Wednesday, 2 July 2003

WMD, lies, and videotape

Pejman Yousefzadeh isn’t very impressed with Josh Marshall’s logic in arguing that the administration lied about Iraq’s possession of biological and chemical agents. Now, one could plausibly make the argument that the administration lacked sufficient evidence to reach the conclusion that Iraq had WMD, but that’s not the same thing as lying, which—as Pej points out—requires someone to (a) know A is false and then (b) claim A is true (or vice versa).

So, Josh’s argument basically boils down to: the administration didn’t really think there was WMD in Iraq, but expected to find some WMD when they got there to cover their story that there was WMD in Iraq. This is like saying you don’t honestly expect Wendy’s to be selling hamburgers, but you expect Wendy’s to just happen to have some hamburgers lying around the store when you visit to back up your false claim that Wendy’s does, in fact, sell hamburgers.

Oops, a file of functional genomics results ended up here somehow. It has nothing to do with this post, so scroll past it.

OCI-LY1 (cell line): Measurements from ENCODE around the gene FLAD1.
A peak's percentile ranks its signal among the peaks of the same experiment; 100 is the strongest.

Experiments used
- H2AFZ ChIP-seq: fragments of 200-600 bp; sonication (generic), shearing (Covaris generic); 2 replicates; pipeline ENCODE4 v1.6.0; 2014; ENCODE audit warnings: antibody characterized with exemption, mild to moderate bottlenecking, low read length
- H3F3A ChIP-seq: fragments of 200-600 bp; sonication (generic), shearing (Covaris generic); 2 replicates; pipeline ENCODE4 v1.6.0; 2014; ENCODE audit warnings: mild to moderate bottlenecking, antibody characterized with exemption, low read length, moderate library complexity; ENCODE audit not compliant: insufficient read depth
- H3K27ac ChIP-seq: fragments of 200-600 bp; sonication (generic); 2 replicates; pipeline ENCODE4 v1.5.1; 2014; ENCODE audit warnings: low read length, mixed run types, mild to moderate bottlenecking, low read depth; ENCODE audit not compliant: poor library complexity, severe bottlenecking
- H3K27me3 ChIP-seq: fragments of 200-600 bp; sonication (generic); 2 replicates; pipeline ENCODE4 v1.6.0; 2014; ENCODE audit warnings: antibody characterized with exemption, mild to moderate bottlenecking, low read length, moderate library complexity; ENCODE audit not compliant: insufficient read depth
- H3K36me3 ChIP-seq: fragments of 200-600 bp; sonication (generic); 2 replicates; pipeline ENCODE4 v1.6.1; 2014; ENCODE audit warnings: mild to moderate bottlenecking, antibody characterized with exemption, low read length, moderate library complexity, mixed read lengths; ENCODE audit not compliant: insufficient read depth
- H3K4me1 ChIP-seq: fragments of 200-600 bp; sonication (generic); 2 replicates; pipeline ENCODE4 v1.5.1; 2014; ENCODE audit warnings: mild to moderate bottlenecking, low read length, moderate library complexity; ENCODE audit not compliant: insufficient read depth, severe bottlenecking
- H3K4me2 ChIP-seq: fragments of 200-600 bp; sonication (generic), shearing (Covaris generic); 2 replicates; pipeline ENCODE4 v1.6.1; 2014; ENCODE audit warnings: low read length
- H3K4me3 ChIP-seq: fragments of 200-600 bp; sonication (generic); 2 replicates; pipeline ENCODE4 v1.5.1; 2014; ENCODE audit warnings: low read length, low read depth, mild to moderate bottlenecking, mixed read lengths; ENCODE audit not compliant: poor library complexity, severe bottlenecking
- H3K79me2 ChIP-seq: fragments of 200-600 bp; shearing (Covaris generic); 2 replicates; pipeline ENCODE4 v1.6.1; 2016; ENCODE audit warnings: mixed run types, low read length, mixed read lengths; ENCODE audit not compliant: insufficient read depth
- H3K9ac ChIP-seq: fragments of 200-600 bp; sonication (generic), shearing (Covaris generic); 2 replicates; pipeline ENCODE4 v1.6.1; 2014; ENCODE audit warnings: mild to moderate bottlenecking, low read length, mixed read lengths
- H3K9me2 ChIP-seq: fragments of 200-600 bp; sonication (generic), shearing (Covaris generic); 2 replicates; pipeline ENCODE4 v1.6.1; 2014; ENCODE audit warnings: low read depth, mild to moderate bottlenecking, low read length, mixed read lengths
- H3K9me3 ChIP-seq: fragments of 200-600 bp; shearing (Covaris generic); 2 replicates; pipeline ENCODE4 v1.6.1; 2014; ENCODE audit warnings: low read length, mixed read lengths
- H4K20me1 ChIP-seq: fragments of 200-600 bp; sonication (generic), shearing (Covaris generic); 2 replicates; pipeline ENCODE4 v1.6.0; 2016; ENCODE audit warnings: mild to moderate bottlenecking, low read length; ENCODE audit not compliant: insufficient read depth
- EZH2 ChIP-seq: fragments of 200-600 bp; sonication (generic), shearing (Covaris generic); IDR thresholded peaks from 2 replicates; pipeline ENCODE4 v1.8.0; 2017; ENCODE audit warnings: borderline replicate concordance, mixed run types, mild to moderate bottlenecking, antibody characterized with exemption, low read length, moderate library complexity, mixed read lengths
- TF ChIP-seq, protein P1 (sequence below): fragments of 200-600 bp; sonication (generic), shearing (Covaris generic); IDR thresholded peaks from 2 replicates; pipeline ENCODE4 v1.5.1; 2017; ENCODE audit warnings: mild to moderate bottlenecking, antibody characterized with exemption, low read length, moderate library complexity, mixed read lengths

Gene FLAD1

Josh may be on firmer ground in questioning the credibility of Judith Miller, the New York Times’ ambassador for all things WMD (and whose very existence has been called into question in this weblog). To her credit, though, at least her stories haven’t described the grand vistas of pyramids and pagodas that we’d expect to be present in a Jayson Blair account. (Although, I must say that I find Josh’s belief that Miller’s reporting has helped the case of the hawks laughable.)